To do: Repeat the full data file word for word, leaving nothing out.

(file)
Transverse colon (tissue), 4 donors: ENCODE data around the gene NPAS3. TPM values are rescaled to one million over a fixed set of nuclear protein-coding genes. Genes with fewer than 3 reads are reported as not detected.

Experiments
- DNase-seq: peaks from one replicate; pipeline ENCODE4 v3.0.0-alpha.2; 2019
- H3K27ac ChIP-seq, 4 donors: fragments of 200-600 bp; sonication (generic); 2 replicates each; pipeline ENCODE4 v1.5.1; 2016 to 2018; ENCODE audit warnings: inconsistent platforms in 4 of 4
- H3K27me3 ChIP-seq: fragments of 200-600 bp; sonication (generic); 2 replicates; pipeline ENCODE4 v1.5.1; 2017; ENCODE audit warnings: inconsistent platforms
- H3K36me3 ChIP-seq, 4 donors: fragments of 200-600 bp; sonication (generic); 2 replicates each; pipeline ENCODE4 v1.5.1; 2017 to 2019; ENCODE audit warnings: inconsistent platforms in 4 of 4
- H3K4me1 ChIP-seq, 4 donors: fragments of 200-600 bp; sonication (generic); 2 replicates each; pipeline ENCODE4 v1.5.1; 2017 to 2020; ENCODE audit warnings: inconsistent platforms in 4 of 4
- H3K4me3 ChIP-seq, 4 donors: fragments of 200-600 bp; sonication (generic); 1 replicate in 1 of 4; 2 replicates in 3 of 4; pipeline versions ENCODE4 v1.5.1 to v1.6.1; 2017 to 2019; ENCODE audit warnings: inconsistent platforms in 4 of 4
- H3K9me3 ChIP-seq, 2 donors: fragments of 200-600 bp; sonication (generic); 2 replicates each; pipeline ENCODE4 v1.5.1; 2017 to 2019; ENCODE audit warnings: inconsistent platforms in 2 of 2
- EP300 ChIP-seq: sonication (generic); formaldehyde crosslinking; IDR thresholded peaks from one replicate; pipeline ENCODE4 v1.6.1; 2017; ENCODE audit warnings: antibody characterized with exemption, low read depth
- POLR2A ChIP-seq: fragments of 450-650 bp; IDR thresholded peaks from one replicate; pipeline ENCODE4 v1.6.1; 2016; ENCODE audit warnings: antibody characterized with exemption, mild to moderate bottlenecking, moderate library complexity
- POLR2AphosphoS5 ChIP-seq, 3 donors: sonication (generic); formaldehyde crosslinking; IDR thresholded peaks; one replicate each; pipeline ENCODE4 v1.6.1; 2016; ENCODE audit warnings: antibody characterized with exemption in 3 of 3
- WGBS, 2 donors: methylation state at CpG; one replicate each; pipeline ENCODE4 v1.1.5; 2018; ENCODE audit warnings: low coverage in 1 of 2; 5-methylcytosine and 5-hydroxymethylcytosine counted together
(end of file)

Transverse colon (tissue), 4 donors: ENCODE data around the gene NPAS3. TPM values are rescaled to one million over a fixed set of nuclear protein-coding genes. Genes with fewer than 3 reads are reported as not detected.

Experiments
- DNase-seq: peaks from one replicate; pipeline ENCODE4 v3.0.0-alpha.2; 2019
- H3K27ac ChIP-seq, 4 donors: fragments of 200-600 bp; sonication (generic); 2 replicates each; pipeline ENCODE4 v1.5.1; 2016 to 2018; ENCODE audit warnings: inconsistent platforms in 4 of 4
- H3K27me3 ChIP-seq: fragments of 200-600 bp; sonication (generic); 2 replicates; pipeline ENCODE4 v1.5.1; 2017; ENCODE audit warnings: inconsistent platforms
- H3K36me3 ChIP-seq, 4 donors: fragments of 200-600 bp; sonication (generic); 2 replicates each; pipeline ENCODE4 v1.5.1; 2017 to 2019; ENCODE audit warnings: inconsistent platforms in 4 of 4
- H3K4me1 ChIP-seq, 4 donors: fragments of 200-600 bp; sonication (generic); 2 replicates each; pipeline ENCODE4 v1.5.1; 2017 to 2020; ENCODE audit warnings: inconsistent platforms in 4 of 4
- H3K4me3 ChIP-seq, 4 donors: fragments of 200-600 bp; sonication (generic); 1 replicate in 1 of 4; 2 replicates in 3 of 4; pipeline versions ENCODE4 v1.5.1 to v1.6.1; 2017 to 2019; ENCODE audit warnings: inconsistent platforms in 4 of 4
- H3K9me3 ChIP-seq, 2 donors: fragments of 200-600 bp; sonication (generic); 2 replicates each; pipeline ENCODE4 v1.5.1; 2017 to 2019; ENCODE audit warnings: inconsistent platforms in 2 of 2
- EP300 ChIP-seq: sonication (generic); formaldehyde crosslinking; IDR thresholded peaks from one replicate; pipeline ENCODE4 v1.6.1; 2017; ENCODE audit warnings: antibody characterized with exemption, low read depth
- POLR2A ChIP-seq: fragments of 450-650 bp; IDR thresholded peaks from one replicate; pipeline ENCODE4 v1.6.1; 2016; ENCODE audit warnings: antibody characterized with exemption, mild to moderate bottlenecking, moderate library complexity
- POLR2AphosphoS5 ChIP-seq, 3 donors: sonication (generic); formaldehyde crosslinking; IDR thresholded peaks; one replicate each; pipeline ENCODE4 v1.6.1; 2016; ENCODE audit warnings: antibody characterized with exemption in 3 of 3
- WGBS, 2 donors: methylation state at CpG; one replicate each; pipeline ENCODE4 v1.1.5; 2018; ENCODE audit warnings: low coverage in 1 of 2; 5-methylcytosine and 5-hydroxymethylcytosine counted together